Oddness #Skyr

I have often bemoaned the demise of the unsweetened fruit yoghurts available in the 60s/70s.  Almost all modern products are sickly sweet. Doubly so with many ‘free’ varieties that merely replace the bucket load of sugar with artificial sweeteners that to me at least taste as sweet and then some!

When Skyr came about I thought ‘yay’ …  but without wishing to be boring … Apple, Carrot & Ginger?

Having sampled this I think it might be termed ‘interesting’ … but the jury is out on whether I would repeat the  experience. I liked its fresh, tangy tones but something in the mix gave an odd aftertaste.

Image result for skyr carrot

I have yet to sample the Rhubarb & Beetroot still sitting in the fridge.Image result for skyr beetroot

Maybe I am old fashioned  but thus far  I prefer the Blueberry or Raspberry Skyr🙂

Book Gifting #bookgifting #buymorebooks

writing editingNow is the time of year when we are all busy buying gifts for people we love.  The best way to help any author is not just to buy their books for yourself but to buy them for others and pass the word!

Your friends get a great gift and your writing friends have their work out there with a new audience. It is a WIN WIN!

Failing that review a book your have loved and let people know about those hidden gems!

Guest blogs with books to offer are always welcome, or blogs on books you have loved in review.  Read all about how to take part HERE.

 

An Extract From ‘Drawing Down The Moon’ #fiction #fables&fabrications #horror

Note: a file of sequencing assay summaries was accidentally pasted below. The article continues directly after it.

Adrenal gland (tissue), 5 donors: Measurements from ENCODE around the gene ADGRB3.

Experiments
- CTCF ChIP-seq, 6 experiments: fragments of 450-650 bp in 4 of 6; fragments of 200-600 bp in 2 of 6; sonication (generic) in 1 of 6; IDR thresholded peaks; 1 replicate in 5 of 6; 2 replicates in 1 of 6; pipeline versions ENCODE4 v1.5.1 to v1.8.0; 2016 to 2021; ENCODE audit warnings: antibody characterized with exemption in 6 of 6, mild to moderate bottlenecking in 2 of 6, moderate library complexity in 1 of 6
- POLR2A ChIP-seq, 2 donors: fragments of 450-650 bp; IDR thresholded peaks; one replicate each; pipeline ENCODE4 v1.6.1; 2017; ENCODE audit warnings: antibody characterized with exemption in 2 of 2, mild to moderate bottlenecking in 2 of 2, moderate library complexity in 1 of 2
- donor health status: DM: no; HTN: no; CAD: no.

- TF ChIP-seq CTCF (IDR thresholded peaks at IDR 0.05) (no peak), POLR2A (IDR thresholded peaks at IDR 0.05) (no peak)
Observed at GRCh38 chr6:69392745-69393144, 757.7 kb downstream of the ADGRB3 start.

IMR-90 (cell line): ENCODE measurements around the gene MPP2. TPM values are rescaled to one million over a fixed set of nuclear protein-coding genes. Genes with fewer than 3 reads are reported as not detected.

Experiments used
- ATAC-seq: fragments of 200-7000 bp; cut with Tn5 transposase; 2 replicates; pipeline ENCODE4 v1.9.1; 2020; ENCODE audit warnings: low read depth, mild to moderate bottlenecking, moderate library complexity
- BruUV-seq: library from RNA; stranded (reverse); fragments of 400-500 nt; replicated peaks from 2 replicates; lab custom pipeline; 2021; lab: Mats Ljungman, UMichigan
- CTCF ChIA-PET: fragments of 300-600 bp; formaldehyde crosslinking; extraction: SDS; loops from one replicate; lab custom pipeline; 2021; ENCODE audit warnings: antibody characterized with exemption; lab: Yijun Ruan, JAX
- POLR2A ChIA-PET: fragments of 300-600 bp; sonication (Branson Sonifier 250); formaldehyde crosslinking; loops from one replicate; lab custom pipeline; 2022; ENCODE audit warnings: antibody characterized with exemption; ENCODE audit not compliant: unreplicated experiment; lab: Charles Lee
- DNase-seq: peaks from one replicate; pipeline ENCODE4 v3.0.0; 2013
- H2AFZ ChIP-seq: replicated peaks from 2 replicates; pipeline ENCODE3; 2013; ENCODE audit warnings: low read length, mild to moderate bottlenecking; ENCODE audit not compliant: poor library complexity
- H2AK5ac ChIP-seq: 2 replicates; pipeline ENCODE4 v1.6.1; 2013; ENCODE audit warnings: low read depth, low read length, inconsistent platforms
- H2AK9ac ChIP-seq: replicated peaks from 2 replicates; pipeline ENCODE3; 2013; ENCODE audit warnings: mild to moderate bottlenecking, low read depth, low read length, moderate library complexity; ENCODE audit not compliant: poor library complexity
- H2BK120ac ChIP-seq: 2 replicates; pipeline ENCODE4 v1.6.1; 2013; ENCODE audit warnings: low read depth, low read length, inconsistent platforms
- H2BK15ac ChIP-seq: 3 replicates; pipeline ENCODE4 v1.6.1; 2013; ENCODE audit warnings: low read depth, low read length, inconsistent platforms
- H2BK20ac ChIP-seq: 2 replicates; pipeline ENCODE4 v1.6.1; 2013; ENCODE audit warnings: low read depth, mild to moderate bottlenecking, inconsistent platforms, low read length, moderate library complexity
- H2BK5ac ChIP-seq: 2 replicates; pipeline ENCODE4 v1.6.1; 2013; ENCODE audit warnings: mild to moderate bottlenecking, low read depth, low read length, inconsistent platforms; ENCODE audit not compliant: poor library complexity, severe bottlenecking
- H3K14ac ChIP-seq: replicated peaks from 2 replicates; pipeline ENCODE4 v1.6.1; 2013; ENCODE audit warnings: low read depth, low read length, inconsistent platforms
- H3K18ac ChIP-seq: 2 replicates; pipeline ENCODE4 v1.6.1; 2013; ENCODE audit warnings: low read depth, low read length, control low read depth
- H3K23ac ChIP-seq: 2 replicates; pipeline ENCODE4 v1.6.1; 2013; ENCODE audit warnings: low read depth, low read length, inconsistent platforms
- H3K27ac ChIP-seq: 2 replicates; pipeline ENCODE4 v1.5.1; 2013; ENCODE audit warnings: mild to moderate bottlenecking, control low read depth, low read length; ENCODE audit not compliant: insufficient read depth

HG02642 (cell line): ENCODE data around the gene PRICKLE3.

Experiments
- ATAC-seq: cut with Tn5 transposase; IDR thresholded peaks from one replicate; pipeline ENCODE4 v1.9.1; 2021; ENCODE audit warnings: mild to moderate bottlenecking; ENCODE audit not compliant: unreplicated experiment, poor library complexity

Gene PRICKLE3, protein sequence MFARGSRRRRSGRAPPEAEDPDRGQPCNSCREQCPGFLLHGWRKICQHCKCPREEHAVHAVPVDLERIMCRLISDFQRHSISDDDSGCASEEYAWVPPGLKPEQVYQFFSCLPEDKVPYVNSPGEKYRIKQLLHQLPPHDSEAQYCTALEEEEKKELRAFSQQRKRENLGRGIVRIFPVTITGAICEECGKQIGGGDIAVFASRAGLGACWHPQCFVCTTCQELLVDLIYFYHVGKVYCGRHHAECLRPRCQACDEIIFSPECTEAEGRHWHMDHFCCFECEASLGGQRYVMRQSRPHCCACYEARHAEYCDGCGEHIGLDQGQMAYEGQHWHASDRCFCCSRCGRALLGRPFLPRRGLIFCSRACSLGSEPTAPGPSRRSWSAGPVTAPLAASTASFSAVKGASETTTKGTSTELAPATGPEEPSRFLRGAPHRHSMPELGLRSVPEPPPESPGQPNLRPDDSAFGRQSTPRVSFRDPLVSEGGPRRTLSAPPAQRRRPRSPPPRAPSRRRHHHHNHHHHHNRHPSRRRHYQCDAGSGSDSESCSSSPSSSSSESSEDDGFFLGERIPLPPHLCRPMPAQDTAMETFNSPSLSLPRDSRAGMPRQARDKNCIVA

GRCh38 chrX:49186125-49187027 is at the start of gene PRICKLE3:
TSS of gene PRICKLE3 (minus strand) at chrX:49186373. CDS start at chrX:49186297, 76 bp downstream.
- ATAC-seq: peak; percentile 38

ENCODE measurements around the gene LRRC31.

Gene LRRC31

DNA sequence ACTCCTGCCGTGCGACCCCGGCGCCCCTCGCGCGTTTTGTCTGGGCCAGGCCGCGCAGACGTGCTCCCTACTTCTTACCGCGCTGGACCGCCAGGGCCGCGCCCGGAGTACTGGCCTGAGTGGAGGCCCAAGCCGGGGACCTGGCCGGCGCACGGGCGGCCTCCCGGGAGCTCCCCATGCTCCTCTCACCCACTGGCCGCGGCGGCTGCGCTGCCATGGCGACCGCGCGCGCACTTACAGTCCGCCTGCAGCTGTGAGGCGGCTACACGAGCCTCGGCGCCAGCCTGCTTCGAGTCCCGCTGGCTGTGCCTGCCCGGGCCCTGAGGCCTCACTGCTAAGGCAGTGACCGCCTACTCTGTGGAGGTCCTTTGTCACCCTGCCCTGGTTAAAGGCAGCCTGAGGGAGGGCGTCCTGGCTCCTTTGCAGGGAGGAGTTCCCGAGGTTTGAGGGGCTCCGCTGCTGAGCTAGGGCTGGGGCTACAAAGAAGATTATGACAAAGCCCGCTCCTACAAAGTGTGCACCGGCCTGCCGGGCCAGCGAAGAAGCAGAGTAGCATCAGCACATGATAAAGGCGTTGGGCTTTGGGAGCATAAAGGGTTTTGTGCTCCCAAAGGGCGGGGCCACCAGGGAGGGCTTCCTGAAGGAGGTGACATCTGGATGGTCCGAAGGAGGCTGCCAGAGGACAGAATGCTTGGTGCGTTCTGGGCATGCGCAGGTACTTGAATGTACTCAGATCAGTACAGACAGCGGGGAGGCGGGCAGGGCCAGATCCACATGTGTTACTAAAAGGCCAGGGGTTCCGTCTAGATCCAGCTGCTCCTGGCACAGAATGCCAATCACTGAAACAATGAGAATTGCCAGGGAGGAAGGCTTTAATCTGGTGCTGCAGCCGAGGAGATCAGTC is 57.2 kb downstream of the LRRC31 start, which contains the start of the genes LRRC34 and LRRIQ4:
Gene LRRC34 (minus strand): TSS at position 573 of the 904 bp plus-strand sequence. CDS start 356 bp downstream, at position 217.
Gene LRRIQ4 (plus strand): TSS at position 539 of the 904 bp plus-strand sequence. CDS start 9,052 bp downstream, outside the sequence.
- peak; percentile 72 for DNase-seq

In the light (  :-) ) of this week’s supermoon…

front cover copyAn extract from ‘Drawing Down the Moon’ – one of the creepy tales to be  found in my collection Fables and Fabrications.  (Available in paper and kindle formats)

***

…She breathed in ozone-laden moisture and remembered how she had stood on the hillside within the temple grounds on many such nights as for old enmity he held for her sisterhood.

Wilder elements always focused her psyche. This rite was something she had not anticipated acting out ever again, yet it was always there; waiting in the shadows for her to reach out and pluck it into the semi-light.

Kicking off her shoes she shed her coat, letting it slip free of her fingers. She unzipped her skirt and allowed it to drop around her ankles. I who have nothing, she crooned into the room’s silence, and smiled. In the old days men were crazed by the notion of spying on her order. In the old days the Sisters would have crazed any man known to risk that spying. She unbuttoned her blouse as she hummed the recent ballad, swaying her hips, taking her time, taunting. Any added emotion her audience brought to the rite was to be welcomed.

She stood tall in nothing but black chemise and composure. Long ago she would have been naked but temperature ruled against it. They would have their floor show soon enough. Let them leer, allow them anticipation.

Her lips moved, like a slow reader, not singing now but chanting. To herself first, and then more loudly as her conscious merged with the echoes of beyond. She called on the Keres, daughters of Nyx, on Mnemosyne and Bia and on Lethe, but most of all she called to Styx and to Hecate. She slipped into the ritual as a ripe and luscious strawberry slides into the rich, sweet, darkness of chocolate. She became the rite, the vessel, through which the tendrils wafting off the Veil strayed into this world.

Energised by her actions she moved to the fountain; stretching her arms toward the spigots, whirling three times in a twisted, fluid dance; aping the very water. She swayed beneath the liquid, allowing it to cascade around her neck and shoulders before throwing her head back to loose a wild ululation. She called once again upon Hecate and Styx to allow the soul departed a brief return.

From beyond the clouds she felt the pull of the moon. It called her and she called back, repeating her watery dance twice more. Then she dropped to the hard, cool floor; prostrating herself before her elementals, with arms outstretched.